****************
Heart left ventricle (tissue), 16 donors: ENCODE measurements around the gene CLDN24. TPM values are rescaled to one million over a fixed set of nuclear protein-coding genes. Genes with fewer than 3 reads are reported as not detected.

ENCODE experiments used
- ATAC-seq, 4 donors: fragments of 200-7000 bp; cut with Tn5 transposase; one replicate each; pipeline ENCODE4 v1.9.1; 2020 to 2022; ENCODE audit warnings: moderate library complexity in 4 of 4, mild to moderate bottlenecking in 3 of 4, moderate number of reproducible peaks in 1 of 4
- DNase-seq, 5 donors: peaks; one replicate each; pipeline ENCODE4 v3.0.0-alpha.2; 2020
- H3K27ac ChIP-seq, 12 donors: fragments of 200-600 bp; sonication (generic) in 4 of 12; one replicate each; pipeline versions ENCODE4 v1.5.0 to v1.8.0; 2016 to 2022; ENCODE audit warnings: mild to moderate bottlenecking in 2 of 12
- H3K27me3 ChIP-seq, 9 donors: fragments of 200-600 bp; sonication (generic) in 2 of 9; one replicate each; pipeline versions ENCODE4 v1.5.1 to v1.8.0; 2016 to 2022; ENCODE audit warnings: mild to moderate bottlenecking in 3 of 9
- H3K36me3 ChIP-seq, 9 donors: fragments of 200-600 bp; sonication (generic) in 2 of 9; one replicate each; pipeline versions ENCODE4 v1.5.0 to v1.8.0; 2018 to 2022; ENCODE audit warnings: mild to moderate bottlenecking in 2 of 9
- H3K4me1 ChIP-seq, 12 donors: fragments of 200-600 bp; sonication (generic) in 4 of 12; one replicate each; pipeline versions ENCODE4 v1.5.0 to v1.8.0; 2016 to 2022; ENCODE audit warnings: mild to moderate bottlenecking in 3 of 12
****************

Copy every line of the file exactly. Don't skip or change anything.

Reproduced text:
Heart left ventricle (tissue), 16 donors: ENCODE measurements around the gene CLDN24. TPM values are rescaled to one million over a fixed set of nuclear protein-coding genes. Genes with fewer than 3 reads are reported as not detected.

ENCODE experiments used
- ATAC-seq, 4 donors: fragments of 200-7000 bp; cut with Tn5 transposase; one replicate each; pipeline ENCODE4 v1.9.1; 2020 to 2022; ENCODE audit warnings: moderate library complexity in 4 of 4, mild to moderate bottlenecking in 3 of 4, moderate number of reproducible peaks in 1 of 4
- DNase-seq, 5 donors: peaks; one replicate each; pipeline ENCODE4 v3.0.0-alpha.2; 2020
- H3K27ac ChIP-seq, 12 donors: fragments of 200-600 bp; sonication (generic) in 4 of 12; one replicate each; pipeline versions ENCODE4 v1.5.0 to v1.8.0; 2016 to 2022; ENCODE audit warnings: mild to moderate bottlenecking in 2 of 12
- H3K27me3 ChIP-seq, 9 donors: fragments of 200-600 bp; sonication (generic) in 2 of 9; one replicate each; pipeline versions ENCODE4 v1.5.1 to v1.8.0; 2016 to 2022; ENCODE audit warnings: mild to moderate bottlenecking in 3 of 9
- H3K36me3 ChIP-seq, 9 donors: fragments of 200-600 bp; sonication (generic) in 2 of 9; one replicate each; pipeline versions ENCODE4 v1.5.0 to v1.8.0; 2018 to 2022; ENCODE audit warnings: mild to moderate bottlenecking in 2 of 9
- H3K4me1 ChIP-seq, 12 donors: fragments of 200-600 bp; sonication (generic) in 4 of 12; one replicate each; pipeline versions ENCODE4 v1.5.0 to v1.8.0; 2016 to 2022; ENCODE audit warnings: mild to moderate bottlenecking in 3 of 12